Public Lab Research note

DIY Pole Mapping Camera Mount

by natalie | March 06, 2015 23:38 | 397 views | 2 comments | #11661 | 397 views | 2 comments | #11661 06 Mar 23:38

Read more:

What do I want to do

So after my first post of DIYing it with the plastic pen caps I decided to go back to the drawing board for sourcing a camera mount. The key things I wanted to keep were: 1. The tripod ball mount, (these are pretty universal so any camera could be mounted. 2. A way to fix it directly to the pole.

I considered Chris Fastie's picavet and pendulum suspensions but came to the conclusion that these would both require more assembly than I wanted in an out of the box mapping tool. The suspension is probably superior for orienting the camera but after several tests with the new parts we have come to see that they are in fact pretty secure and more so, since they are able to be tightened down with these nifty thumbscrews picked up at the local hardware store.


First thing I did was go to and after searching around, I found these things: IMG_1230.JPG The metal clamp is called a Swiveling I-Beam Clamp for Pipe and Conduit. I also searched for rubber strips and found an adhesive backed one which was pretty inexpensive for a 10' roll.

The thumbscrews and bolts I sourced at the local hardware store as mentioned and will be included in the pole kits. The pole you see pictured is our very own: IMG_1129.JPG Ron Thompson Gangster Carp Drone Swatter

Next thing was to attach the clamp to the pole: IMG_1231.JPG But first I needed to put a piece of rubber strip inside the clamping part to buffer and keep the clamp from sliding around too much. IMG_1232.JPG Next I slip it over the end of the pole and down close to the base of the second section from the top. IMG_1233.JPG And using the trusty thumbscrew and wingnut, clamp it down. This is a semi-delicate part. Although the rubber helps to pad the pole section from the metal clamp, you need to be careful not to tighten too much. Carbon fiber is strong but at this particular point thinnest and also hollow inside. Over tightening could very easily crush the pole.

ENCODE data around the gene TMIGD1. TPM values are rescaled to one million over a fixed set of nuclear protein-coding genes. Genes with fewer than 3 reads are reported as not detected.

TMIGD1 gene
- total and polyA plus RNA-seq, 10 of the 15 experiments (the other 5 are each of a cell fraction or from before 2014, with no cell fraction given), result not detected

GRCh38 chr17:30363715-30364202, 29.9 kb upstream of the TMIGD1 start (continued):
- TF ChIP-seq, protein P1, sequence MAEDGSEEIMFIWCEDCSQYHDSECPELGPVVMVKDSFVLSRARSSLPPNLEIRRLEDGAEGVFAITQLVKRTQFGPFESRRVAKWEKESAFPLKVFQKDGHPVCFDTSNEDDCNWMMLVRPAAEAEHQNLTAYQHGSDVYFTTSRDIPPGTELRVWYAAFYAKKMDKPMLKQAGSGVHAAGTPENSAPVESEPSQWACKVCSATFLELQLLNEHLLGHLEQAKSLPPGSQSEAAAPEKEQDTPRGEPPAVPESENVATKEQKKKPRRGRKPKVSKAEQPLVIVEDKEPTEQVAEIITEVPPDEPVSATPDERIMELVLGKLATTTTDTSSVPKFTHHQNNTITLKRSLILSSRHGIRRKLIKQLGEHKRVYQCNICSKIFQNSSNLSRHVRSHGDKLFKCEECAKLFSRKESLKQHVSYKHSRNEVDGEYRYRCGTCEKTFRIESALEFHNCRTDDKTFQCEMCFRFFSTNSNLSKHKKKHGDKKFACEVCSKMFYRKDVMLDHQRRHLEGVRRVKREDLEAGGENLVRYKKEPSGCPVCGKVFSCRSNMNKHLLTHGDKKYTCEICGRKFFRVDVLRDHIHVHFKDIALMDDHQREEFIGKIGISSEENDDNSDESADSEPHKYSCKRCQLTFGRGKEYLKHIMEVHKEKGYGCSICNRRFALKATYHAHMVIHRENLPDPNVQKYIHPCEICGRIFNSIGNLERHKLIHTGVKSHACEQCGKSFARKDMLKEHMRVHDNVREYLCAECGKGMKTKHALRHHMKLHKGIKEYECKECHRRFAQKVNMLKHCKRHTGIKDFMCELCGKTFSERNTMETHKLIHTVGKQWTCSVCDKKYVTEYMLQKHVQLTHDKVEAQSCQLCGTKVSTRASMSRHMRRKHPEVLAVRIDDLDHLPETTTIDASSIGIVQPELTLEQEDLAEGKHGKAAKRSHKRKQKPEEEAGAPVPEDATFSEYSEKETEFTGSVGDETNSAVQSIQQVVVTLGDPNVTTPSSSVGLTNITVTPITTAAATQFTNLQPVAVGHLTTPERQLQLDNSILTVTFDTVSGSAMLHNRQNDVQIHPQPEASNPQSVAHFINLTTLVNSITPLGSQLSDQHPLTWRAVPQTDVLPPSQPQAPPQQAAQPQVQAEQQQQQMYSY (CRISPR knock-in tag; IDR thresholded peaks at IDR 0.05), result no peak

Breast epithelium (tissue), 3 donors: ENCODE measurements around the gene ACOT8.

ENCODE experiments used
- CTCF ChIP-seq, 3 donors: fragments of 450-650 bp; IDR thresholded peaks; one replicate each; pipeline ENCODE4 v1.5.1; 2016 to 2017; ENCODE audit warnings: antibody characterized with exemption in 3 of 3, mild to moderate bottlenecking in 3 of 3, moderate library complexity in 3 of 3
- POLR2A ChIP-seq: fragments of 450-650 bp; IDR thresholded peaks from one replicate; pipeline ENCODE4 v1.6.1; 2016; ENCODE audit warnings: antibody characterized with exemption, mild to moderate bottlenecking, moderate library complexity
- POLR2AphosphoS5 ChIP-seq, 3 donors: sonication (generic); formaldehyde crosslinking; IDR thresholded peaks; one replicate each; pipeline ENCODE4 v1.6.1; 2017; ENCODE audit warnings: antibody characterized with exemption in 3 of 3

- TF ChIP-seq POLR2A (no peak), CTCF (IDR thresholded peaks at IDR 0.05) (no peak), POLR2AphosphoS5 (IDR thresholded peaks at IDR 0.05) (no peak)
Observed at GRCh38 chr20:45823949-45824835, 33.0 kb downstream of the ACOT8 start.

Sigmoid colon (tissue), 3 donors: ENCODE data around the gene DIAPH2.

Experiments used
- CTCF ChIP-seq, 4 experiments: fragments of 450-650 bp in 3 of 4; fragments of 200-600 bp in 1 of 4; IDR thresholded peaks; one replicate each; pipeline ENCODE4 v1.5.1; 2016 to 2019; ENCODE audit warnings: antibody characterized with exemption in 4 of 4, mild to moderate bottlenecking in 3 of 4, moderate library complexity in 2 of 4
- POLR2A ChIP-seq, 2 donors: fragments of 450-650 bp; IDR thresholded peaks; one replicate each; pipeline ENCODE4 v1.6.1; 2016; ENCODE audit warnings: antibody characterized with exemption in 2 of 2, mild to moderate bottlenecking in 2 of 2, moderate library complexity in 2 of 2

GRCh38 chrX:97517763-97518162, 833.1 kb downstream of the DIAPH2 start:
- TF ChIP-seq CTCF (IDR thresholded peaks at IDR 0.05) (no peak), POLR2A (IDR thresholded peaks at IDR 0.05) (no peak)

(ecta64 posted a research not and included a suggestion for buying and using a gorilla tripod. This is definitely not a bad idea. Would be cool to have cameras at different heights together. We are going to test is the pole can support the weight of multiple cameras. As a side note here, we will be offering different size mounts as an upgrade/bundle pack through the Public Lab store. We want to encourage folks to use smaller cameras and get the maximum height with the pole. The mount that is included in the kit I think works best at the base of the section that is second from the top (2A). This way the clamp is actually secured around 2 sections, the inner and outer parts of the put over. At this location it gives you a camera height of about 30ft. That being said, some will want to use a larger or heavier camera, such as a compact or a super zoom. That is why we are going to offer the various sizes.)